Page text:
Virtual Macroeconomics

An odd illustration of macroeconomics can be found in the world of online currencies for MMORPGS, as described here. As a commenter mentions there, I don’t think the EverQuest valuations are correct, but its still quite an interesting phenomenon. Especially things like the market for trading between virtual currencies.

Author: Patri Friedman

Patri Friedman is a consequentalist libertarian, anarcho-capitalist, separatist, communalist, and optimist. While his main interest is in practical ways of building freedom, like most libs he also enjoys endless theoretical shit-slinging and hair-splitting. His practical efforts are mainly directed towards Seasteading, a project to build floating cities at a reasonable cost.

3 thoughts on “Virtual Macroeconomics”

  1. Edward Castronova had hit bottom. Three years ago, the thirty-eight-year-old economist was, by his own account, an academic failure. He had chosen an unpopular field — welfare research — and published only a handful of papers that, as far as he could tell, “had never influenced anybody.” He’d scraped together a professorship at the Fullerton campus of California State University, a school that did not even grant Ph.D.s. He lived in a lunar, vacant suburb. He’d once dreamed of being a major economics thinker, but now faced the grim sense that he might already have hit his plateau. “I’m a schmo at a state school,” he thought. And since his wife worked in another city, he was, on top of it all, lonely.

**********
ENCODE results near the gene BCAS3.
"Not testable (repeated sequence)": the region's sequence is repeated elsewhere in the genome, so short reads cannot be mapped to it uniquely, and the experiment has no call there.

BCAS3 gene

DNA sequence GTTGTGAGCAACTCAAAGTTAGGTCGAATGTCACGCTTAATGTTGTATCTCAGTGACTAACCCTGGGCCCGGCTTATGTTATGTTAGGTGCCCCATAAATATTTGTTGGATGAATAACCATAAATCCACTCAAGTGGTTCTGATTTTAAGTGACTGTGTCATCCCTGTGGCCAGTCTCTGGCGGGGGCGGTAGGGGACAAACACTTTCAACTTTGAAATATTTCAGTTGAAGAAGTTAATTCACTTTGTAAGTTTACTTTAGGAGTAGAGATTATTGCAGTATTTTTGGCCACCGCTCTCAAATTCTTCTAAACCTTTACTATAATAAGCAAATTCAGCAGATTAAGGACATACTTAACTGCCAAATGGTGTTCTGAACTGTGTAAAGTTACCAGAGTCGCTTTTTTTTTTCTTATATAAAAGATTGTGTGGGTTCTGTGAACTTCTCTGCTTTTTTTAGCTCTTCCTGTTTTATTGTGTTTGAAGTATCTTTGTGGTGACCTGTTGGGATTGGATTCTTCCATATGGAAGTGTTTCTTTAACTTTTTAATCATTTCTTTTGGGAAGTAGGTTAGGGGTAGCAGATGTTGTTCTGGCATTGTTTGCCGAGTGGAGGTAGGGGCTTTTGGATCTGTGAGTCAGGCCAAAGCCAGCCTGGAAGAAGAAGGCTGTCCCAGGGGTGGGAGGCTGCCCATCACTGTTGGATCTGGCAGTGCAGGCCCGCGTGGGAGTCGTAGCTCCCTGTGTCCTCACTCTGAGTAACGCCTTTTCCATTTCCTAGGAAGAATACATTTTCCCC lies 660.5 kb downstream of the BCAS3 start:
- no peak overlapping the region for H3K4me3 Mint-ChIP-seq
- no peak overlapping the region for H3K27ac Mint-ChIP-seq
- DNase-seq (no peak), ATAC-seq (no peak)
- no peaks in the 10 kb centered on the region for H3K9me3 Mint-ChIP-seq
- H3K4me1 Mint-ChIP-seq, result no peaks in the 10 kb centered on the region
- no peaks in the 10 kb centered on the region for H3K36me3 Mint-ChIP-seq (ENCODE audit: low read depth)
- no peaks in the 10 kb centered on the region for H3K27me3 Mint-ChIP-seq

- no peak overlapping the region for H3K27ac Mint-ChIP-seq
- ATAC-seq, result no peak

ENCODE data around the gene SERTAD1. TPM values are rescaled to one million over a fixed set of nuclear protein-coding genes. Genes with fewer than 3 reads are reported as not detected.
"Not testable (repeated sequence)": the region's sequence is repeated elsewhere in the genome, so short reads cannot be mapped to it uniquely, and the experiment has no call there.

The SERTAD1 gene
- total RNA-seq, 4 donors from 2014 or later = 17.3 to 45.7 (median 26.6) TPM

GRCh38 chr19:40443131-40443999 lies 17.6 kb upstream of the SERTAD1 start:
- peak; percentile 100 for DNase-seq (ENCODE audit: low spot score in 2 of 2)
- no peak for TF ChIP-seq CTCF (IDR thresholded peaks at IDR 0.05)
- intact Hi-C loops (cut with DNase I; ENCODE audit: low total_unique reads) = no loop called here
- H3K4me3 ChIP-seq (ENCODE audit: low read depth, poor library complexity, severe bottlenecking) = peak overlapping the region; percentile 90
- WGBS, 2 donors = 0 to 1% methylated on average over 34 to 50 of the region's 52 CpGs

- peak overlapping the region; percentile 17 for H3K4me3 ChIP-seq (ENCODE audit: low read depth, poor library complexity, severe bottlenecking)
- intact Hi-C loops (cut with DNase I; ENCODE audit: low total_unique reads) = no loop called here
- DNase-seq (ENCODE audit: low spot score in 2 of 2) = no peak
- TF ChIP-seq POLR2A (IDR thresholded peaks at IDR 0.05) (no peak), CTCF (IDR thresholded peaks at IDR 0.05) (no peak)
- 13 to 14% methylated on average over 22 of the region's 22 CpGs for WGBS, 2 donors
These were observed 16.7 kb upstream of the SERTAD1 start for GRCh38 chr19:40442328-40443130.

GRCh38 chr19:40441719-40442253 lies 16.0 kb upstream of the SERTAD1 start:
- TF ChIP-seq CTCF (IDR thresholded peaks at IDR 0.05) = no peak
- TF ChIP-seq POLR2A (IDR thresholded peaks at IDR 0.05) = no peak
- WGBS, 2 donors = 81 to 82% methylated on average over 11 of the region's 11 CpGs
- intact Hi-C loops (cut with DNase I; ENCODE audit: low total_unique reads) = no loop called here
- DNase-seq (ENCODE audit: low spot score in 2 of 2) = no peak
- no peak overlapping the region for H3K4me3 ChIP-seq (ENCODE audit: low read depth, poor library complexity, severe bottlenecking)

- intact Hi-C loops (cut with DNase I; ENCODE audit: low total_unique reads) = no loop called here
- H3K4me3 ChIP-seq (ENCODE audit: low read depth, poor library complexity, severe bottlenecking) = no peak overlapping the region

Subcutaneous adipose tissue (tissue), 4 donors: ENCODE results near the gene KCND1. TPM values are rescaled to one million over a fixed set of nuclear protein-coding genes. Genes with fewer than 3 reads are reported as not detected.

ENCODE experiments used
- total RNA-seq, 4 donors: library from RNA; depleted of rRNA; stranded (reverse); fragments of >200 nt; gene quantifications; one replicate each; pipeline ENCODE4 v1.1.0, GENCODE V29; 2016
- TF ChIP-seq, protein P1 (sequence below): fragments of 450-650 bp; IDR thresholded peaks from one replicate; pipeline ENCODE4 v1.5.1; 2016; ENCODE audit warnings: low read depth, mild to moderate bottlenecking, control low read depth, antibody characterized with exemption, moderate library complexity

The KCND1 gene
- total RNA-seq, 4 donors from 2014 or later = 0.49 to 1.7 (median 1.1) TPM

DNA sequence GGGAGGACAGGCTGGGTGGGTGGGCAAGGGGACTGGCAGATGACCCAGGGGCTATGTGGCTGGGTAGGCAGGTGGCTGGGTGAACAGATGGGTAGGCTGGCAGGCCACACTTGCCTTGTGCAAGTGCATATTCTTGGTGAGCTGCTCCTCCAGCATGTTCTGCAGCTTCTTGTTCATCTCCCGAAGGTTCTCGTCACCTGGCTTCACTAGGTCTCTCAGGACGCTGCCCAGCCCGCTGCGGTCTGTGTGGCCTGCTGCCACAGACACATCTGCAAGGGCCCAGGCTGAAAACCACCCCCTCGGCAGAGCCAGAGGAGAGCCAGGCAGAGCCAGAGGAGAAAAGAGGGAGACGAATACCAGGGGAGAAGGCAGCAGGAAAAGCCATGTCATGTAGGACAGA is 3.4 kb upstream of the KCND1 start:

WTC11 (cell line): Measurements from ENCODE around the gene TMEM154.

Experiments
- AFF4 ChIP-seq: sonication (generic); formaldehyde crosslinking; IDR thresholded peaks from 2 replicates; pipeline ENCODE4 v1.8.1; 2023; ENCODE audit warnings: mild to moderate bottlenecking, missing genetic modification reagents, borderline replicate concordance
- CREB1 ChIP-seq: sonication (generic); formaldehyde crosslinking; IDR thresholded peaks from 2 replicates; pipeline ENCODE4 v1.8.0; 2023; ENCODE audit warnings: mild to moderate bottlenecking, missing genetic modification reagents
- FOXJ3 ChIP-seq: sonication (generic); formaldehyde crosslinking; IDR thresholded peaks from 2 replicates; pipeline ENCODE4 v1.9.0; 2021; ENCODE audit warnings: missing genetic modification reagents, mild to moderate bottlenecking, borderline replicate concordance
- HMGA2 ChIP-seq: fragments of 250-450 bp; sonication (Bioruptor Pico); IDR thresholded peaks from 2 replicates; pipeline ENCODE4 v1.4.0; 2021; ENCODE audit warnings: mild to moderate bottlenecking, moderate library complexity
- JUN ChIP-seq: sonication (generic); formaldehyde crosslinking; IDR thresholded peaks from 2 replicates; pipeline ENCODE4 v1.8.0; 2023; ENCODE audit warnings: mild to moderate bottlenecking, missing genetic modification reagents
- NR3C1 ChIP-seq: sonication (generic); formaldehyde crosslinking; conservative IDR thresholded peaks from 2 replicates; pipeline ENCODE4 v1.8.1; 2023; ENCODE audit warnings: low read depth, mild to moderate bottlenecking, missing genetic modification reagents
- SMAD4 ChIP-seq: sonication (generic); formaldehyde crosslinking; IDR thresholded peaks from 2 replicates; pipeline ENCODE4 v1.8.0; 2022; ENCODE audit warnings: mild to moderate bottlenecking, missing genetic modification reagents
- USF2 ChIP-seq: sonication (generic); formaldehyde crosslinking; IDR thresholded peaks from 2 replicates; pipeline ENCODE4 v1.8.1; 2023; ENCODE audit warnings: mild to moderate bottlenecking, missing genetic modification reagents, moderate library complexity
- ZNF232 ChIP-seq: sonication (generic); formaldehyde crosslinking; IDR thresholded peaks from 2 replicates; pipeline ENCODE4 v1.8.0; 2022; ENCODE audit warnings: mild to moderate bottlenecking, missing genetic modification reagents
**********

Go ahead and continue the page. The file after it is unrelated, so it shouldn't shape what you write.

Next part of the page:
Everybody now: play those tiny violins, in stereo.

    Thus dwindle all “professional economists”.

  2. Everquest reminds me of a proposal I had for an online “virtual world” game. I would have called it “Crankquest”. The idea would be that you would play the role of a drug addict, buying “drugs” and committing “crimes” online. The main thing would be that it would be just as expensive as being a real drug user, but you’d never actually get high.

    The wonders of this future age of ours!

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